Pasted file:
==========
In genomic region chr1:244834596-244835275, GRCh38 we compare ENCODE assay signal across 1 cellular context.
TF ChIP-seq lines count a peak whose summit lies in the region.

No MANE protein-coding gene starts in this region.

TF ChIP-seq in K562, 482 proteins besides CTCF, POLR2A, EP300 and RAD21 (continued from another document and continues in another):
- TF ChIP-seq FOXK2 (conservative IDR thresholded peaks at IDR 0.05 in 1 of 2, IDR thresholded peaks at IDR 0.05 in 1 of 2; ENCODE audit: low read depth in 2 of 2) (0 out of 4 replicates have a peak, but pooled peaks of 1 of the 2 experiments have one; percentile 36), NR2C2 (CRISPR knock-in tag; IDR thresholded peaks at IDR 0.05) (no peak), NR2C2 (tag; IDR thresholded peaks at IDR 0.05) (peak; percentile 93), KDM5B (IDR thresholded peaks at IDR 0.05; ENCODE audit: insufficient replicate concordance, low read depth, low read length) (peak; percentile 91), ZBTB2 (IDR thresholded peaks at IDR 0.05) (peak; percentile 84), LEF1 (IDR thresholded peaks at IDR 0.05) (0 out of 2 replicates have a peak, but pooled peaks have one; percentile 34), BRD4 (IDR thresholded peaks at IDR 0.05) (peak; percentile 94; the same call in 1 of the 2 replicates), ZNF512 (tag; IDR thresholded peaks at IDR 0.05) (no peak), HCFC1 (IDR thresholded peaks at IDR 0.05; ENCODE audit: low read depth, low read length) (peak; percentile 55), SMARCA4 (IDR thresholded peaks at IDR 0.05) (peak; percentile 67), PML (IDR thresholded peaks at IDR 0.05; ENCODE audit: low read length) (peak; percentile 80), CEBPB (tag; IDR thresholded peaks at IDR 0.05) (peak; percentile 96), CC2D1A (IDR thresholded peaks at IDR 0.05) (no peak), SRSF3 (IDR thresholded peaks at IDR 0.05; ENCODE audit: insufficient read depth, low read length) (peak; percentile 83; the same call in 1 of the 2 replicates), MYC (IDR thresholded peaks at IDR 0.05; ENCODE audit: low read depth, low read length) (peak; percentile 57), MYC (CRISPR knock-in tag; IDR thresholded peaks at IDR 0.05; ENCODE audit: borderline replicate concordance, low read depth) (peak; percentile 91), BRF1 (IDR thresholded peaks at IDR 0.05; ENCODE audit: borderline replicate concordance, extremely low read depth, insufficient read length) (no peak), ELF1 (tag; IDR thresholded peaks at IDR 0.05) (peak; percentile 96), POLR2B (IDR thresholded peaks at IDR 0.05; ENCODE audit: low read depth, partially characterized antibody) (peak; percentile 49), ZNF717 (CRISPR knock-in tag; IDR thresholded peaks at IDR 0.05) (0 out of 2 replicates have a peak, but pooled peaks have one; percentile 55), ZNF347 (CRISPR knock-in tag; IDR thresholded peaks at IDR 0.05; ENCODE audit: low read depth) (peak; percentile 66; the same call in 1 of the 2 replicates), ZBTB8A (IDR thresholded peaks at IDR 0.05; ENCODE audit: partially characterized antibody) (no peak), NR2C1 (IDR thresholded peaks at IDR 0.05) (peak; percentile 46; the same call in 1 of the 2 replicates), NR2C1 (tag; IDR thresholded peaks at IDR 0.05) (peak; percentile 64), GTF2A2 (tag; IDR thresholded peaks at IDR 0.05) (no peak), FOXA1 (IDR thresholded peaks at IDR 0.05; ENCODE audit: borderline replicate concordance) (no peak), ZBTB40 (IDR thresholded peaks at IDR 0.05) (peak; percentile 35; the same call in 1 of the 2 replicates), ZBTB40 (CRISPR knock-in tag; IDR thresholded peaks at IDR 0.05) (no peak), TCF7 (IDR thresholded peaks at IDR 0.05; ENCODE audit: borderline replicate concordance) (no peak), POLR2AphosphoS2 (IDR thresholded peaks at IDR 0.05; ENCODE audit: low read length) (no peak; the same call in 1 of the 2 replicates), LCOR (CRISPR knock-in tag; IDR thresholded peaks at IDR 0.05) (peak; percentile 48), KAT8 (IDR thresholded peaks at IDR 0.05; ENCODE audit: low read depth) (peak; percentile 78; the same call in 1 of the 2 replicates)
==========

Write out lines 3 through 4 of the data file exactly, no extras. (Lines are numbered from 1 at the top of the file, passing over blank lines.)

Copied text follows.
No MANE protein-coding gene starts in this region.

TF ChIP-seq in K562, 482 proteins besides CTCF, POLR2A, EP300 and RAD21 (continued from another document and continues in another):